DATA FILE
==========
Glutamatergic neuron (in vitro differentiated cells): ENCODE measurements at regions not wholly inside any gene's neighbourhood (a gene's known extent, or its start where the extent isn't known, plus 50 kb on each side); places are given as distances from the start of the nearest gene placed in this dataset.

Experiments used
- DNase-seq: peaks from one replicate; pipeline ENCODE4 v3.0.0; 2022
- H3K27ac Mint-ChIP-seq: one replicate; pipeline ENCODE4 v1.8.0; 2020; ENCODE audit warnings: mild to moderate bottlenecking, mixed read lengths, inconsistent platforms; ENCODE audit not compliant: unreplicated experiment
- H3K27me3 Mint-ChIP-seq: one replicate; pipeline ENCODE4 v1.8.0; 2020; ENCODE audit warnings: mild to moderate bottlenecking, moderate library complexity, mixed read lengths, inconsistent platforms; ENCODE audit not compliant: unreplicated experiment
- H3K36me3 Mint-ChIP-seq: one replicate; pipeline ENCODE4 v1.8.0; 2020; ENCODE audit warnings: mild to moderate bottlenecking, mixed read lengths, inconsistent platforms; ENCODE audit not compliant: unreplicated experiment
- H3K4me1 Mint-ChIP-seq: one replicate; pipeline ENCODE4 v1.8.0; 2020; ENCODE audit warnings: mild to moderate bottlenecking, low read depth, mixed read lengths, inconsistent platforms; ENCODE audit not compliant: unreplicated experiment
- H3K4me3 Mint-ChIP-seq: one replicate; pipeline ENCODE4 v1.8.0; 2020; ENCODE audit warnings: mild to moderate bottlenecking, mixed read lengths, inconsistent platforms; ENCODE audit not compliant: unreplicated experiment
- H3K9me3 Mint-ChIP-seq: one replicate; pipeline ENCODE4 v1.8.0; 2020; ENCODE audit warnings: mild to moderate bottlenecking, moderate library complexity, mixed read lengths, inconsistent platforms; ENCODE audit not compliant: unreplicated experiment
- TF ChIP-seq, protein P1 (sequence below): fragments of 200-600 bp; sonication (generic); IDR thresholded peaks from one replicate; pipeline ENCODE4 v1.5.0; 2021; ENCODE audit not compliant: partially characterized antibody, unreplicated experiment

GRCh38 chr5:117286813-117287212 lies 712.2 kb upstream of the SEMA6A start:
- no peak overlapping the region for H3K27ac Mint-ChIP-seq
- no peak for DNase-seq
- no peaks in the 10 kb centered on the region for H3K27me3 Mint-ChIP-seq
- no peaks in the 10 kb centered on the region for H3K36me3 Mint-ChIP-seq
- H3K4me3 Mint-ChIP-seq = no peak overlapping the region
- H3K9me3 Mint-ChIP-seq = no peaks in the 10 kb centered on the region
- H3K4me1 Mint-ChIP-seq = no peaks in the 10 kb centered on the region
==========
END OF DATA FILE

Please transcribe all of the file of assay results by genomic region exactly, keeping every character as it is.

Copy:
Glutamatergic neuron (in vitro differentiated cells): ENCODE measurements at regions not wholly inside any gene's neighbourhood (a gene's known extent, or its start where the extent isn't known, plus 50 kb on each side); places are given as distances from the start of the nearest gene placed in this dataset.

Experiments used
- DNase-seq: peaks from one replicate; pipeline ENCODE4 v3.0.0; 2022
- H3K27ac Mint-ChIP-seq: one replicate; pipeline ENCODE4 v1.8.0; 2020; ENCODE audit warnings: mild to moderate bottlenecking, mixed read lengths, inconsistent platforms; ENCODE audit not compliant: unreplicated experiment
- H3K27me3 Mint-ChIP-seq: one replicate; pipeline ENCODE4 v1.8.0; 2020; ENCODE audit warnings: mild to moderate bottlenecking, moderate library complexity, mixed read lengths, inconsistent platforms; ENCODE audit not compliant: unreplicated experiment
- H3K36me3 Mint-ChIP-seq: one replicate; pipeline ENCODE4 v1.8.0; 2020; ENCODE audit warnings: mild to moderate bottlenecking, mixed read lengths, inconsistent platforms; ENCODE audit not compliant: unreplicated experiment
- H3K4me1 Mint-ChIP-seq: one replicate; pipeline ENCODE4 v1.8.0; 2020; ENCODE audit warnings: mild to moderate bottlenecking, low read depth, mixed read lengths, inconsistent platforms; ENCODE audit not compliant: unreplicated experiment
- H3K4me3 Mint-ChIP-seq: one replicate; pipeline ENCODE4 v1.8.0; 2020; ENCODE audit warnings: mild to moderate bottlenecking, mixed read lengths, inconsistent platforms; ENCODE audit not compliant: unreplicated experiment
- H3K9me3 Mint-ChIP-seq: one replicate; pipeline ENCODE4 v1.8.0; 2020; ENCODE audit warnings: mild to moderate bottlenecking, moderate library complexity, mixed read lengths, inconsistent platforms; ENCODE audit not compliant: unreplicated experiment
- TF ChIP-seq, protein P1 (sequence below): fragments of 200-600 bp; sonication (generic); IDR thresholded peaks from one replicate; pipeline ENCODE4 v1.5.0; 2021; ENCODE audit not compliant: partially characterized antibody, unreplicated experiment

GRCh38 chr5:117286813-117287212 lies 712.2 kb upstream of the SEMA6A start:
- no peak overlapping the region for H3K27ac Mint-ChIP-seq
- no peak for DNase-seq
- no peaks in the 10 kb centered on the region for H3K27me3 Mint-ChIP-seq
- no peaks in the 10 kb centered on the region for H3K36me3 Mint-ChIP-seq
- H3K4me3 Mint-ChIP-seq = no peak overlapping the region
- H3K9me3 Mint-ChIP-seq = no peaks in the 10 kb centered on the region
- H3K4me1 Mint-ChIP-seq = no peaks in the 10 kb centered on the region